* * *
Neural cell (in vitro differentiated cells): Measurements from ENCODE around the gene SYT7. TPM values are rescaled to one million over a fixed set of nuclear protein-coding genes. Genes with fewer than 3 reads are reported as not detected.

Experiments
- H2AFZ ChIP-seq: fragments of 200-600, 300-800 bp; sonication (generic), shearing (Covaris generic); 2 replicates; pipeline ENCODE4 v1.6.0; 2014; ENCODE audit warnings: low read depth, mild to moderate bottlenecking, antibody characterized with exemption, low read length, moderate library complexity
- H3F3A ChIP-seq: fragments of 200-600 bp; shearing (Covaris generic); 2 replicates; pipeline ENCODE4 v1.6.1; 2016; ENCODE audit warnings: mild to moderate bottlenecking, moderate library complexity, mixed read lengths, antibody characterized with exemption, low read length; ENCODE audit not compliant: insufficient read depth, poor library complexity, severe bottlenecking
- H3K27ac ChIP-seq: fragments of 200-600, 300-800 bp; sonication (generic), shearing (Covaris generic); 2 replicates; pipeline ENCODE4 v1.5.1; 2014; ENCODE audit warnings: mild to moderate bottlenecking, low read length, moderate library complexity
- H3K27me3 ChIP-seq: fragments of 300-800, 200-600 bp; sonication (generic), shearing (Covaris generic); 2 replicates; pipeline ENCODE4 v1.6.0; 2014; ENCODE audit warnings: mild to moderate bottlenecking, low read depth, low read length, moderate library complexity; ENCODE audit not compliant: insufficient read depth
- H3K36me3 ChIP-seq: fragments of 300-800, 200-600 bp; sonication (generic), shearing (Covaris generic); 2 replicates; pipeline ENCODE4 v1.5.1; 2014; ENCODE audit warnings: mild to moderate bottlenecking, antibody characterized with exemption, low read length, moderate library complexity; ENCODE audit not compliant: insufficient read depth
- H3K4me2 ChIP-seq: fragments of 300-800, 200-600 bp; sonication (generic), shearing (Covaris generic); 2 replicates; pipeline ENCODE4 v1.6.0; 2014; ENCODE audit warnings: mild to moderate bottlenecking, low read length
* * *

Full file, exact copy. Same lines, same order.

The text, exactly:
Neural cell (in vitro differentiated cells): Measurements from ENCODE around the gene SYT7. TPM values are rescaled to one million over a fixed set of nuclear protein-coding genes. Genes with fewer than 3 reads are reported as not detected.

Experiments
- H2AFZ ChIP-seq: fragments of 200-600, 300-800 bp; sonication (generic), shearing (Covaris generic); 2 replicates; pipeline ENCODE4 v1.6.0; 2014; ENCODE audit warnings: low read depth, mild to moderate bottlenecking, antibody characterized with exemption, low read length, moderate library complexity
- H3F3A ChIP-seq: fragments of 200-600 bp; shearing (Covaris generic); 2 replicates; pipeline ENCODE4 v1.6.1; 2016; ENCODE audit warnings: mild to moderate bottlenecking, moderate library complexity, mixed read lengths, antibody characterized with exemption, low read length; ENCODE audit not compliant: insufficient read depth, poor library complexity, severe bottlenecking
- H3K27ac ChIP-seq: fragments of 200-600, 300-800 bp; sonication (generic), shearing (Covaris generic); 2 replicates; pipeline ENCODE4 v1.5.1; 2014; ENCODE audit warnings: mild to moderate bottlenecking, low read length, moderate library complexity
- H3K27me3 ChIP-seq: fragments of 300-800, 200-600 bp; sonication (generic), shearing (Covaris generic); 2 replicates; pipeline ENCODE4 v1.6.0; 2014; ENCODE audit warnings: mild to moderate bottlenecking, low read depth, low read length, moderate library complexity; ENCODE audit not compliant: insufficient read depth
- H3K36me3 ChIP-seq: fragments of 300-800, 200-600 bp; sonication (generic), shearing (Covaris generic); 2 replicates; pipeline ENCODE4 v1.5.1; 2014; ENCODE audit warnings: mild to moderate bottlenecking, antibody characterized with exemption, low read length, moderate library complexity; ENCODE audit not compliant: insufficient read depth
- H3K4me2 ChIP-seq: fragments of 300-800, 200-600 bp; sonication (generic), shearing (Covaris generic); 2 replicates; pipeline ENCODE4 v1.6.0; 2014; ENCODE audit warnings: mild to moderate bottlenecking, low read length